For the next two days, the students stayed at an orphanage run by Ananda Marga, a nonprofit service organization, and by Friday they moved to Matthew 25 House in the Delmas district. They worked with doctors and nurses to provide aid in relief camps set up on soccer fields and on the Prime Minister’s lawn. Without sufficient antibiotics, pain medication, casting or gauze, they used what they had: tabs of ibuprofen, Cipro (a travelers’ diarrhea antibiotic), lidocaine (a topical anesthetic) and Band-Aids from first aid kits. “Every doctor and every nurse put on gloves and didn’t leave,” said Andrews. “With humble tenacity,” said Tyan, the Haitian doctors and nurses labored without rest, day and night.

Ad Hoc Research and Practice

In addition to the sheer volume of the suffering, the city’s impaired communications systems further challenged the situation. In order to create and organize data, Stubbs-Dame helped with a “crack survey” effort to quantify the needs, rates of injury and death, chronic illness, status of food and water and the percentage of children in camps in one of the most impoverished neighborhoods in the hard-hit Delmas district. On Friday, she worked on a list of pharmaceutical needs that could be directed to organizations wishing to bring in supplies.

Surapaneni, who has a medical degree, Andrews and Tyan and continued to work with patients in the camps and created patient information sheets in English in order to save translation time and improve care; these case sheets, carried by the patients themselves, could be given to care providers in hospitals and to emergency personnel arriving from other locations.

The daytime temperatures were in the 90s, and by the third day, people kept cloths over their noses against the corpses’ smell. They began to see wounds that were infected and festering. One of Surapaneni’s patients revealed a severe foot wound with live maggots embedded in the flesh. But along with the futility of treating fractures with ibuprofen and treating wounds impossible to fully clean, Tyan says, “there were also some victories,” some infections treated or staved off with the barest of supplies.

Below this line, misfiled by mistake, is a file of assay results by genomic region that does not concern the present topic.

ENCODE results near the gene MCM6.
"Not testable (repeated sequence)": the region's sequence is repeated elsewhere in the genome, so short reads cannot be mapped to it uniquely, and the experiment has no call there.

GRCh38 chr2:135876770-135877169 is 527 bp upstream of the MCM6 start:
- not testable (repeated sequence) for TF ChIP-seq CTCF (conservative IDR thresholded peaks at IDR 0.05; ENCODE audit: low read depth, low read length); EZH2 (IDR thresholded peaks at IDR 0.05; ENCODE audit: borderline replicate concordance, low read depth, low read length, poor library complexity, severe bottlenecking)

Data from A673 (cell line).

The dead were organized and shrouded on the streets. Surapaneni describes walking on the street and encountering a shrouded child, tied to a plank. “It totally caught me off guard,” she said. A week later, “I still don’t know how to respond to that.”

On Saturday, the four students went home. From Baltimore, they are working to raise funds to buy supplies for relief efforts and to meet long-term needs. With chronic, long-term public health challenges, such as the iodine deficiency the students had begun to research, one in five Haitians dies before reaching age 40. Iodine supplementation is one of the most cost-effective public health interventions in the world, and it has not reached Haiti. Andrews, Stubbs-Dame, Surapaneni and Tyan want to see that the country gets more than just short-term aid.

—Christine Grillo

Watch presentation by the students as they recount their experience in Haiti